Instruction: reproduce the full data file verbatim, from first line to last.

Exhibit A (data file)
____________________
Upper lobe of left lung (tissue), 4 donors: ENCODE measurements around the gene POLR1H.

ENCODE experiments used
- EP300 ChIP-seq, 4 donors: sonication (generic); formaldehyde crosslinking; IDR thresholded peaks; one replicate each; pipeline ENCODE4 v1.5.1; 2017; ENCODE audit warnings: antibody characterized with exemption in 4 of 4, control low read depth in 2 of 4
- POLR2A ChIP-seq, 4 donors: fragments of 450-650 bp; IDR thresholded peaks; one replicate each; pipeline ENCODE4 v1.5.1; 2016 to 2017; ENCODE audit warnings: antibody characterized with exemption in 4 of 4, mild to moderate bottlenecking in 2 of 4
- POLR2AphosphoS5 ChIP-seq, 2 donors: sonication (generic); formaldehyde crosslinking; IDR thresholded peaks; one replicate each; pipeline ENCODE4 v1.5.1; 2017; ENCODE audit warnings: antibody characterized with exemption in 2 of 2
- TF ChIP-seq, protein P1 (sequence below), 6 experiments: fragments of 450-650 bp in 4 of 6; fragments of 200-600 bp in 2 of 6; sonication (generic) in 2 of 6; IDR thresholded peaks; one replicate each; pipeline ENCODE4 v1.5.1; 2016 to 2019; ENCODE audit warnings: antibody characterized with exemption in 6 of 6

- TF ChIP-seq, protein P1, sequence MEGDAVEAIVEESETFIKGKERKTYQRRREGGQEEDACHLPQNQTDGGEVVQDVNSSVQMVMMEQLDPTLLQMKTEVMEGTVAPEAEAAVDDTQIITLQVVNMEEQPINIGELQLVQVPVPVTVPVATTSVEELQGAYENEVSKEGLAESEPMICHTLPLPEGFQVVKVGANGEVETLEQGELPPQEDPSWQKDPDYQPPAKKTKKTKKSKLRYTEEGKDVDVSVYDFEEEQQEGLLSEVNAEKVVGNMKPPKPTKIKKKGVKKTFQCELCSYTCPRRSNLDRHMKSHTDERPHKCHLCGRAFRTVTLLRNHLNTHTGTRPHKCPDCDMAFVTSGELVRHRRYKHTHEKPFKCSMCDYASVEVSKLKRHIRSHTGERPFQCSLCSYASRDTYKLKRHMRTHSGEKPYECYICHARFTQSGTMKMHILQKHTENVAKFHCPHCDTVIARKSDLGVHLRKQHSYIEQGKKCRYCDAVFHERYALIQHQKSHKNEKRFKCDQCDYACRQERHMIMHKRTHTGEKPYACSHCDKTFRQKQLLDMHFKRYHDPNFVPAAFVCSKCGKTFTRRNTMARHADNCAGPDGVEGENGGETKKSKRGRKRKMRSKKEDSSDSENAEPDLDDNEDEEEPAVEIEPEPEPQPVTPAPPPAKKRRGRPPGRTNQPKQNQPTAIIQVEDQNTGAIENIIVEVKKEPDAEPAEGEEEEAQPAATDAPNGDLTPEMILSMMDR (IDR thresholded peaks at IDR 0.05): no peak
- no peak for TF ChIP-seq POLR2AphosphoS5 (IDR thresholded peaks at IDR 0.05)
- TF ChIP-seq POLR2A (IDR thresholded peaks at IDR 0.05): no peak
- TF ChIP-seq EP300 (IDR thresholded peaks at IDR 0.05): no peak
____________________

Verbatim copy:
Upper lobe of left lung (tissue), 4 donors: ENCODE measurements around the gene POLR1H.

ENCODE experiments used
- EP300 ChIP-seq, 4 donors: sonication (generic); formaldehyde crosslinking; IDR thresholded peaks; one replicate each; pipeline ENCODE4 v1.5.1; 2017; ENCODE audit warnings: antibody characterized with exemption in 4 of 4, control low read depth in 2 of 4
- POLR2A ChIP-seq, 4 donors: fragments of 450-650 bp; IDR thresholded peaks; one replicate each; pipeline ENCODE4 v1.5.1; 2016 to 2017; ENCODE audit warnings: antibody characterized with exemption in 4 of 4, mild to moderate bottlenecking in 2 of 4
- POLR2AphosphoS5 ChIP-seq, 2 donors: sonication (generic); formaldehyde crosslinking; IDR thresholded peaks; one replicate each; pipeline ENCODE4 v1.5.1; 2017; ENCODE audit warnings: antibody characterized with exemption in 2 of 2
- TF ChIP-seq, protein P1 (sequence below), 6 experiments: fragments of 450-650 bp in 4 of 6; fragments of 200-600 bp in 2 of 6; sonication (generic) in 2 of 6; IDR thresholded peaks; one replicate each; pipeline ENCODE4 v1.5.1; 2016 to 2019; ENCODE audit warnings: antibody characterized with exemption in 6 of 6

- TF ChIP-seq, protein P1, sequence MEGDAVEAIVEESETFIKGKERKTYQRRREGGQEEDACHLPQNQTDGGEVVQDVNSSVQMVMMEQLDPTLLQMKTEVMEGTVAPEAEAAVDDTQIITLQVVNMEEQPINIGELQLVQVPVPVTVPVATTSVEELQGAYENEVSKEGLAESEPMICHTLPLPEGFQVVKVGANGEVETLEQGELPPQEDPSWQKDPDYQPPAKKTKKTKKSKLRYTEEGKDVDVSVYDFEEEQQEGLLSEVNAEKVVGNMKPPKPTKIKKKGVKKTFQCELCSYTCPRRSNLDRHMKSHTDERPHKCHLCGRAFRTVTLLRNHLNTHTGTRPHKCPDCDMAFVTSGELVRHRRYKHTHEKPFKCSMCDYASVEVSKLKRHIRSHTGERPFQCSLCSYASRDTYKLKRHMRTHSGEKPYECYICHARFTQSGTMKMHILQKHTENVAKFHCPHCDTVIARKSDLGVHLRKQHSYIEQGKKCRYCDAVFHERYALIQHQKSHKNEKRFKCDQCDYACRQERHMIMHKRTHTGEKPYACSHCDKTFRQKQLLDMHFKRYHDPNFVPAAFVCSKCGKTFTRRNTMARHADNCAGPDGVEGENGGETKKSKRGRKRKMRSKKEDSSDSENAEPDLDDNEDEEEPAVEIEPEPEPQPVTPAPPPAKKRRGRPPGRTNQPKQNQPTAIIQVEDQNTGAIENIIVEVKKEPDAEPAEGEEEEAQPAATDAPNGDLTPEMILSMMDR (IDR thresholded peaks at IDR 0.05): no peak
- no peak for TF ChIP-seq POLR2AphosphoS5 (IDR thresholded peaks at IDR 0.05)
- TF ChIP-seq POLR2A (IDR thresholded peaks at IDR 0.05): no peak
- TF ChIP-seq EP300 (IDR thresholded peaks at IDR 0.05): no peak